One of the devices that caught my eye at CES this year was the Bar 5.0 Multibeam from JBL.  It features not only sound coming directly at you but also has speakers that downfire as well as upfire to try and give you the best replication of Dolby Atmos. Now how does it fare in my daily media consumption ranging from movies to gaming?


The JBL Bar 5.0 Multibeam is a soundbar that feels it pumps out enough bass that a subwoofer isn’t necessary. Bar 5.0 Multibeam has a metal interior on top while the bottom is made of plastic. There are two speaker grilles on the top, two on the bottom, and one in the front that wraps around the sides of the soundbar. The soundbar is about 28” wide and 2” thick making it one of the more compact ones I have covered in awhile.  

On the top of the soundbar you have access to Power, Volume Controls, and Source. Flipping to the back give you ports for Ethernet, Optical, USB, HDMI IN, HDMI Out, and of course AC Power. The JBL remote has buttons for HDMI Switching, Dolby Atmos toggling, Bluetooth, and Volume controls.  

JBL Bar 5.0 Multibeam includes Remote Control, (1) HDMI Cable, Wall Mount brackets, Power Cord

Setup / Features

Getting the JBL Bar 5.0 Multibeam up and running didn’t take too long. Just plugging in the HDMI and connecting it to the TV for the most part. Getting it thru the process of connecting to my Google Home network took a bit longer but eventually got it connected as well. This soundbar supports Google, Alexa, and Apple Airplay. Since this can be connected via Wi-Fi or Ethernet you can cast your music apps with ease. I have used it mostly with Spotify but also Tidal and YouTube Music. This is great as I do not have to rely on swapping over to Bluetooth which also works just as fine as well.

Hidden on the right side of the soundbar is a LED display that is only visible when functions are being done to the device. It shows volume controls, HDMI switching, and audio changes made.

I have used the Bar 5.0 Multibeam with my NVIDIA Shield TV, PS5, Xbox Series X, and mostly the apps on my Vizio TV. Various apps between the TV and NVIDIA ranged from HBOMAX, YouTube TV, YouTube, Disney+, Apple TV+, Netflix and Vudu to name a few.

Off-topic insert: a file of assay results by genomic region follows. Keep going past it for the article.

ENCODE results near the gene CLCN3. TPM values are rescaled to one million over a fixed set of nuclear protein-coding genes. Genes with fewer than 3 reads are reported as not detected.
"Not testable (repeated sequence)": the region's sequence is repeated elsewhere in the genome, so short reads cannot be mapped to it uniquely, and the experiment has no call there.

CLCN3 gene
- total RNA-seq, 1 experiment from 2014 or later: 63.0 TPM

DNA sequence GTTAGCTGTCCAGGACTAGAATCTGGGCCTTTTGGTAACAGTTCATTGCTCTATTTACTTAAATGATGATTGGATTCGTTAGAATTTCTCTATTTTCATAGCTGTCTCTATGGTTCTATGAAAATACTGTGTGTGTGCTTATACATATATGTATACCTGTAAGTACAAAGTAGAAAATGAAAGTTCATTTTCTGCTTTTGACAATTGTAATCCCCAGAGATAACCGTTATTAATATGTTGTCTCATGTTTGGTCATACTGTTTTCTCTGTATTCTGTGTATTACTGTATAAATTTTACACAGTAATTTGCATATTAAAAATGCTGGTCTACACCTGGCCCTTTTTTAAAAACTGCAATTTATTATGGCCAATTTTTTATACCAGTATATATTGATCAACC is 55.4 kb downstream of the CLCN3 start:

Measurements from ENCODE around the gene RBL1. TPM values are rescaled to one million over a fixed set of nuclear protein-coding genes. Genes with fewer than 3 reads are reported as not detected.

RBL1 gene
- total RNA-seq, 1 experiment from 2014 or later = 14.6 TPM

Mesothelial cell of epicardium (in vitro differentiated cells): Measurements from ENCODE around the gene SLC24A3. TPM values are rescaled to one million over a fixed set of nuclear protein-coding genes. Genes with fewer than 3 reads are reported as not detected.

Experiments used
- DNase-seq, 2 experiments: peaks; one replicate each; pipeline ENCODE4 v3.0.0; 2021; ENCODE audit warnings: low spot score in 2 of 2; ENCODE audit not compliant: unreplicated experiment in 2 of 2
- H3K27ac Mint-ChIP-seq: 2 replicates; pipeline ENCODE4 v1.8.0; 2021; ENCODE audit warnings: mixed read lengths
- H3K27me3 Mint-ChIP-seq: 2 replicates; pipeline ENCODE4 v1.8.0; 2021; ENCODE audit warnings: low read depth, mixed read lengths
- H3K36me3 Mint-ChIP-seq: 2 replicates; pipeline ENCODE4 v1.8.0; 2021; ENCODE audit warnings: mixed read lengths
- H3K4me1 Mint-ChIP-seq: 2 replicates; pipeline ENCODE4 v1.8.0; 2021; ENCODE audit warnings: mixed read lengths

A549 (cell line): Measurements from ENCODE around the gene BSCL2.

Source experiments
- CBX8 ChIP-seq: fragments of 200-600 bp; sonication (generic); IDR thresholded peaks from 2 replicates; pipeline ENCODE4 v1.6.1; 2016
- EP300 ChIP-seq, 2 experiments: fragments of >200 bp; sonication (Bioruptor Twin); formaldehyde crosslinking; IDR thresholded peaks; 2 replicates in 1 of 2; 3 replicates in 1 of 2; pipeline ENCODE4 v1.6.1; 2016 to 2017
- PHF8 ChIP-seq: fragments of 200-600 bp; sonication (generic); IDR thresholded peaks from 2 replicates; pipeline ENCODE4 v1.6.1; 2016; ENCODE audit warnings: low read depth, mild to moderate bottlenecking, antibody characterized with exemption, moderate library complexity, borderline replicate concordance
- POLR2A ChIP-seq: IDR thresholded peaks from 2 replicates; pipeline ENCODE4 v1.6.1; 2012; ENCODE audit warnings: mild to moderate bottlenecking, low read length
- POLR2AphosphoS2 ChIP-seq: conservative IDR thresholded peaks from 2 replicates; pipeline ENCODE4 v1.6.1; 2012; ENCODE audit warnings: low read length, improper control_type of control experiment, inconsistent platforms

Like its namesake, there are five racetrack drivers but also four passive Radiators. This soundbar showcases JBL’s Multibeam tech but also Virtual Dolby Atmos. This basically creates a wide enough soundstage bouncing the audio off all parts of your living area’s walls and every corner possible. I will say thanks to the design of the Bar 5.0 I feel the audio just as clear even if I’m standing on the sides of it. This is great as I spend a good deal in my kitchen to the far left cooking while the TV is on.

As far as the virtual Dolby Atmos is considered, the Bar 5.0 does provide that cinematic experience while watching “Spider Man: Far from Home” in 4K UHD via the PS5. You can feel him swinging from left to right and sometimes “over you”. Explosions are felt coming at you. Watching “The Dark Knight Rises” scene w/ Bane vs Batman which has a fury of punches and thumps, they can be felt but could have used a bit more bass.

Some gripes I had with the soundbar is you must turn it on every time you use it compared to soundbars that will automatically come up when you turn on the TV. Also, sometimes when initializing a program, I would get feedback and must switch from Dolby to TV or vice versa.


For $350 you are getting a nice sound system that tries its best to give you that Dolby Atmos experience without the setup of additional speakers and a subwoofer to boot. It’s a bit getting completely setup right but once it done you are in the clear for the most part. If you want a quick simple compact soundbar that can give you more of a movie theater familiarity for your home, you should give the JBL Bar 5.0 Multibeam a listen.

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